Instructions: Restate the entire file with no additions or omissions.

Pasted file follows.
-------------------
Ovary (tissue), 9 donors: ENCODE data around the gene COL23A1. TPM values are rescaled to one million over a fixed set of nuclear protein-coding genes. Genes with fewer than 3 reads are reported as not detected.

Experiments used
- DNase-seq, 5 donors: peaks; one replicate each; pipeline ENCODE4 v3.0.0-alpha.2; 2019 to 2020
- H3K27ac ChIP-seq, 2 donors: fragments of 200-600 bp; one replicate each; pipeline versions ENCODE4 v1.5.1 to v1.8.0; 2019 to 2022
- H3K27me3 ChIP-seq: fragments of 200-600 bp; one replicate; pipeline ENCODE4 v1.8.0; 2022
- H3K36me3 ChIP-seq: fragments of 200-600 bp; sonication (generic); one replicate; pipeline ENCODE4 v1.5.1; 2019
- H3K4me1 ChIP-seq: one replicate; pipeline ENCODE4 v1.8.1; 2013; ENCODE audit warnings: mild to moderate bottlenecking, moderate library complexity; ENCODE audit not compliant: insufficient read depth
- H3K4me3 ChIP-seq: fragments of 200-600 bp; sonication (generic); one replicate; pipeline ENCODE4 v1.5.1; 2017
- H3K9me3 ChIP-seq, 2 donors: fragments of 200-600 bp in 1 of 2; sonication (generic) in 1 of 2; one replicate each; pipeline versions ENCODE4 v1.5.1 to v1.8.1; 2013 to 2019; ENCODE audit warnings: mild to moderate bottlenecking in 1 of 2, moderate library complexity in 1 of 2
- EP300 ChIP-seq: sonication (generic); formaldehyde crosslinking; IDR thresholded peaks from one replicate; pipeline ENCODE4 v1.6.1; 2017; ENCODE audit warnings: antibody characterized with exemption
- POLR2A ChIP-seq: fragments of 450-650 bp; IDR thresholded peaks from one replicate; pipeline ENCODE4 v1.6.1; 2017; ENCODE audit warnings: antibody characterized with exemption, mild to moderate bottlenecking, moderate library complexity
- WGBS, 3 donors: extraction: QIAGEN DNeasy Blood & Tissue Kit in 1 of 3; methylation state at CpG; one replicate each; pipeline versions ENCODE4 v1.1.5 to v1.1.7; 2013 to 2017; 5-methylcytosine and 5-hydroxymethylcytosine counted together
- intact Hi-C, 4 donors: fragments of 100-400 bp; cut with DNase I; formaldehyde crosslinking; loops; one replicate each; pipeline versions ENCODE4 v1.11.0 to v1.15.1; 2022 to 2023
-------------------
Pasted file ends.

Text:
Ovary (tissue), 9 donors: ENCODE data around the gene COL23A1. TPM values are rescaled to one million over a fixed set of nuclear protein-coding genes. Genes with fewer than 3 reads are reported as not detected.

Experiments used
- DNase-seq, 5 donors: peaks; one replicate each; pipeline ENCODE4 v3.0.0-alpha.2; 2019 to 2020
- H3K27ac ChIP-seq, 2 donors: fragments of 200-600 bp; one replicate each; pipeline versions ENCODE4 v1.5.1 to v1.8.0; 2019 to 2022
- H3K27me3 ChIP-seq: fragments of 200-600 bp; one replicate; pipeline ENCODE4 v1.8.0; 2022
- H3K36me3 ChIP-seq: fragments of 200-600 bp; sonication (generic); one replicate; pipeline ENCODE4 v1.5.1; 2019
- H3K4me1 ChIP-seq: one replicate; pipeline ENCODE4 v1.8.1; 2013; ENCODE audit warnings: mild to moderate bottlenecking, moderate library complexity; ENCODE audit not compliant: insufficient read depth
- H3K4me3 ChIP-seq: fragments of 200-600 bp; sonication (generic); one replicate; pipeline ENCODE4 v1.5.1; 2017
- H3K9me3 ChIP-seq, 2 donors: fragments of 200-600 bp in 1 of 2; sonication (generic) in 1 of 2; one replicate each; pipeline versions ENCODE4 v1.5.1 to v1.8.1; 2013 to 2019; ENCODE audit warnings: mild to moderate bottlenecking in 1 of 2, moderate library complexity in 1 of 2
- EP300 ChIP-seq: sonication (generic); formaldehyde crosslinking; IDR thresholded peaks from one replicate; pipeline ENCODE4 v1.6.1; 2017; ENCODE audit warnings: antibody characterized with exemption
- POLR2A ChIP-seq: fragments of 450-650 bp; IDR thresholded peaks from one replicate; pipeline ENCODE4 v1.6.1; 2017; ENCODE audit warnings: antibody characterized with exemption, mild to moderate bottlenecking, moderate library complexity
- WGBS, 3 donors: extraction: QIAGEN DNeasy Blood & Tissue Kit in 1 of 3; methylation state at CpG; one replicate each; pipeline versions ENCODE4 v1.1.5 to v1.1.7; 2013 to 2017; 5-methylcytosine and 5-hydroxymethylcytosine counted together
- intact Hi-C, 4 donors: fragments of 100-400 bp; cut with DNase I; formaldehyde crosslinking; loops; one replicate each; pipeline versions ENCODE4 v1.11.0 to v1.15.1; 2022 to 2023